Archive for June 21st, 2012
All indications continue to point to the possibility of a tropical depression forming over the southern Gulf of Mexico over the next couple of days. The NHC now puts the chance at 70 percent. The surface low is just north of the Yucatan tonight and pressures are falling across the region, a sign of development.
Gulf temperatures are certainly warm enough to support the development of a tropical system. Wind shear is the only limiting factor, which could keep it from developing very much, or even at all.
Air Force reconnaissance will investigate the disturbance tomorrow.
The GFS still forecasts that the system will move toward Florida, arriving on the Peninsula either late Sunday or early Monday. The European, however, has defected to the idea that the system will move northwestward into the Central Gulf, siding with the Canadian. The Canadian develops it into a tropical depression tomorrow north of the Yucatan, moves it northward to a point southeast of New Orleans by Sunday, where it strengthens into a strong tropical storm or hurricane before it starts a westward trek along the Gulf Coast toward Texas. Extrapolating its track, the system would make landfall near Houston Wednesday or Thursday. The European is taking a similar theme to its output, with the storm making landfall on the Middle Texas coast near Corpus Christi Thursday.
Needless to say, there is a lot of uncertainty in this forecast which could have a big bearing on the weather along the Gulf Coast. For now, we will continue to watch developments in the Gulf and alert anyone heading south over the weekend or next week to do the same.
Chris briefly became a hurricane on Thursday. The upgrade was short lived, however, as the system fell back to tropical storm status on the late afternoon advisory. By the time you get your morning coffee, Chris will likely have lost its tropical characteristics. The tropical storm is about 600 miles east southeast of Newfoundland. It is forecast to meander in a circle, not moving more than 150 miles over the next 48 hours.
There will be no video this morning due to connectivity issues at my location on Mt. Cheaha.
As I noted yesterday, Central Alabama appears likely to be pinched between systems with dry and warm weather winning out. So for the moment, the forecast remains essentially dry and warm as we watch the future motion of a couple of systems.
There are two major elements in our pattern right now. First we have a ridge over the eastern half of the country with a surface high pressure center over the East Coast of the US. A strong trough moving across Canada will dampen the dampen the ridge today and Friday which could bring a weak front into the Tennessee River Valley. However, moisture remains limited for much of the Southeast, so even with a front at least nearby, there appears to be little reason to forecast more than isolated showers in the heat of the afternoon for Friday and Saturday.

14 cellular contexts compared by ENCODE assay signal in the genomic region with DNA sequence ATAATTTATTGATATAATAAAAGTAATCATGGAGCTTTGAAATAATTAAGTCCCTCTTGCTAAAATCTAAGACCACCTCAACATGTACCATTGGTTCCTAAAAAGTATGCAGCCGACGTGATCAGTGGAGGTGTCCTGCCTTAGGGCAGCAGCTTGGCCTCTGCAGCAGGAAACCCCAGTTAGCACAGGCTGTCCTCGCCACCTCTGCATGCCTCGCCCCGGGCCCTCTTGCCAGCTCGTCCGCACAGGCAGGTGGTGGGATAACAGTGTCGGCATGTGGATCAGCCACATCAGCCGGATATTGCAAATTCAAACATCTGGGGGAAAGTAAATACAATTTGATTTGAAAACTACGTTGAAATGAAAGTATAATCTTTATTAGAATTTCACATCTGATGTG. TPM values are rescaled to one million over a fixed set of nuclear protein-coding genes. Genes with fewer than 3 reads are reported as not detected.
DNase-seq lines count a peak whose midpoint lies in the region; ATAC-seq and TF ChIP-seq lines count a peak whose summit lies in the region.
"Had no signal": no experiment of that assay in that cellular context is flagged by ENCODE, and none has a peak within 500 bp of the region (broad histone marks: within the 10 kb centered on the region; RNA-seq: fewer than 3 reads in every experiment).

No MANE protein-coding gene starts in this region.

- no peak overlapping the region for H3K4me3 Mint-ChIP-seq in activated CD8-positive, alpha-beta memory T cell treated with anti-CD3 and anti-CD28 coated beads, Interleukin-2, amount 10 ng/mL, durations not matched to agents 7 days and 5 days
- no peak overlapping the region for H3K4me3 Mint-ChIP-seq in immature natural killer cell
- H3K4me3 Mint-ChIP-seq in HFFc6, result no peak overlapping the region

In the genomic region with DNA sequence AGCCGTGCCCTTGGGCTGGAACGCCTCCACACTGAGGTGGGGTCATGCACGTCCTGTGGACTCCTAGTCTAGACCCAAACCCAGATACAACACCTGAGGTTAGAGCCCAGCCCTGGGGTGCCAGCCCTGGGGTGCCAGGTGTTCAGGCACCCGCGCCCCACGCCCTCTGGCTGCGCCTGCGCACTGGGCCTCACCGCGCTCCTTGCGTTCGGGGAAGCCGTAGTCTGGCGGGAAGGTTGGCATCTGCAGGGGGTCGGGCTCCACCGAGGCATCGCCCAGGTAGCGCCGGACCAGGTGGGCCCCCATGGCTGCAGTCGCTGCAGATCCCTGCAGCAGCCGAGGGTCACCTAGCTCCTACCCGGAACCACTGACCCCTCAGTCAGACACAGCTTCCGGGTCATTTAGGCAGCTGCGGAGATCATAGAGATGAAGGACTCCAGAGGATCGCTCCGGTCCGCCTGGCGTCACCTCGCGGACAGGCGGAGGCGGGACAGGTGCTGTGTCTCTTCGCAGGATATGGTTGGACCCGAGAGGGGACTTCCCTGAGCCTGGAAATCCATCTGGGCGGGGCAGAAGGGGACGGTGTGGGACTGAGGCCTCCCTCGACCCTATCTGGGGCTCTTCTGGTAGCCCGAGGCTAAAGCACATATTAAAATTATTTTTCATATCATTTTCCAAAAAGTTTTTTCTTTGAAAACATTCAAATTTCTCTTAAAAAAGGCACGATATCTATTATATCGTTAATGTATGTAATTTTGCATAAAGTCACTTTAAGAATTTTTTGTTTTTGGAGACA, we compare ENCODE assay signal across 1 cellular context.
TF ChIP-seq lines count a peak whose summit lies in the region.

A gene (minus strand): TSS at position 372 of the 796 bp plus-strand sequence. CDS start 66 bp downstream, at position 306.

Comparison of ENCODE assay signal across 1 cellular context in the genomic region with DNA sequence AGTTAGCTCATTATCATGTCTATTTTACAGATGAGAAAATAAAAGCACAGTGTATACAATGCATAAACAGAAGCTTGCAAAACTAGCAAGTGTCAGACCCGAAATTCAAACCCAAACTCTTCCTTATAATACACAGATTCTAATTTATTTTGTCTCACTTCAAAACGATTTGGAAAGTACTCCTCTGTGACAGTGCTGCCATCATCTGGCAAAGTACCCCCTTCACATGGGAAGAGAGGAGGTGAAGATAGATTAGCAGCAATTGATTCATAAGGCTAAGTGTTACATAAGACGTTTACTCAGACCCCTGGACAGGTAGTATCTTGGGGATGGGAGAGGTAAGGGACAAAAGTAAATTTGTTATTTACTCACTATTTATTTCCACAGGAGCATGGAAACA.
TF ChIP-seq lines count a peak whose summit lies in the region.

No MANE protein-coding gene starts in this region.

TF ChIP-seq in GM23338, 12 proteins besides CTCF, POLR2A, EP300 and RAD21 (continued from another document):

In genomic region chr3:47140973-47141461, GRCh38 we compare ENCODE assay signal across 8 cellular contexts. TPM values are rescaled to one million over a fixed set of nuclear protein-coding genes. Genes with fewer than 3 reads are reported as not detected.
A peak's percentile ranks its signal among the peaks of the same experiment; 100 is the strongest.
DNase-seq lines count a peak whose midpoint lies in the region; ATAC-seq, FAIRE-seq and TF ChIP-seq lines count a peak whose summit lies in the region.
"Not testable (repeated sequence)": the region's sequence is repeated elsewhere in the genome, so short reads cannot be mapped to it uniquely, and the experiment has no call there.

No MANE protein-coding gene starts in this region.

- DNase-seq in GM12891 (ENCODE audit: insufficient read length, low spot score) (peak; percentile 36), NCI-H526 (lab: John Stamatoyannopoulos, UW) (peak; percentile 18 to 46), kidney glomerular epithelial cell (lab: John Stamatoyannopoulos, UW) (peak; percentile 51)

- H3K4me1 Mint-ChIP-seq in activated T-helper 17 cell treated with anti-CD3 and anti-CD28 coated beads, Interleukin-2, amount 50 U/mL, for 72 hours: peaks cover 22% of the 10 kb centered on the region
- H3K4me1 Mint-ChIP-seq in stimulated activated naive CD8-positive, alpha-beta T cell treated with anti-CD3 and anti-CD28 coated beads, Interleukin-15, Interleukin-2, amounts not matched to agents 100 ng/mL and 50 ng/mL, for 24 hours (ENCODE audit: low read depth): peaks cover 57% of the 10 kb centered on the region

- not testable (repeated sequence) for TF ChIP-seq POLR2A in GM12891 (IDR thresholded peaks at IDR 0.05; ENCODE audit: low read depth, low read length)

To our south, moisture over the Florida Straits will drift northwestward into the Gulf. But it seems unlikely at this time that this moisture would get to us. By Saturday the upper ridge builds strong again just to our west, so that area of disturbed weather is not likely to reach us as long as the GFS is correct. The GFS shunts the disturbed area into the central Gulf of Mexico where conditions could become more suitable for tropical storm development in a few days.
So while we are watching two systems on this the official start of summer and our longest day of the year for daylight, we are likely to remain warm and dry into next week.
The GFS suggests the ridge to our west nudges somewhat further west with a fairly deep trough over the eastern US by Tuesday. While this does not seem to bring much in the way of rain chances, it would bring a drop in temperatures with afternoon highs dipping back a tad into the upper 80s. And with summer in full swing, I’ll take whatever few degrees we can chop off the highs.
In the tropics, Chris continued in the North Atlantic but was no threat to land. Over the western Caribbean and Southeast Gulf, an area of disturbed weather was expected to drift northwestward producing rain over South Florida but conditions are currently unfavorable for storm formation.
Severe weather potential across the country remains confined to the northern tier of the country.
Voodoo country shows a substantial trough over the eastern US around July 2nd that could bring a front into the area with the ridge centered over eastern New Mexico. Fronts don’t usually make an appearance in July but it can happen and I hope so since it would bring good chances for rain. But the GFS suggests the summer ridge comes back around July 4th and 5th.
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I plan to post an updated discussion on Friday morning. Godspeed.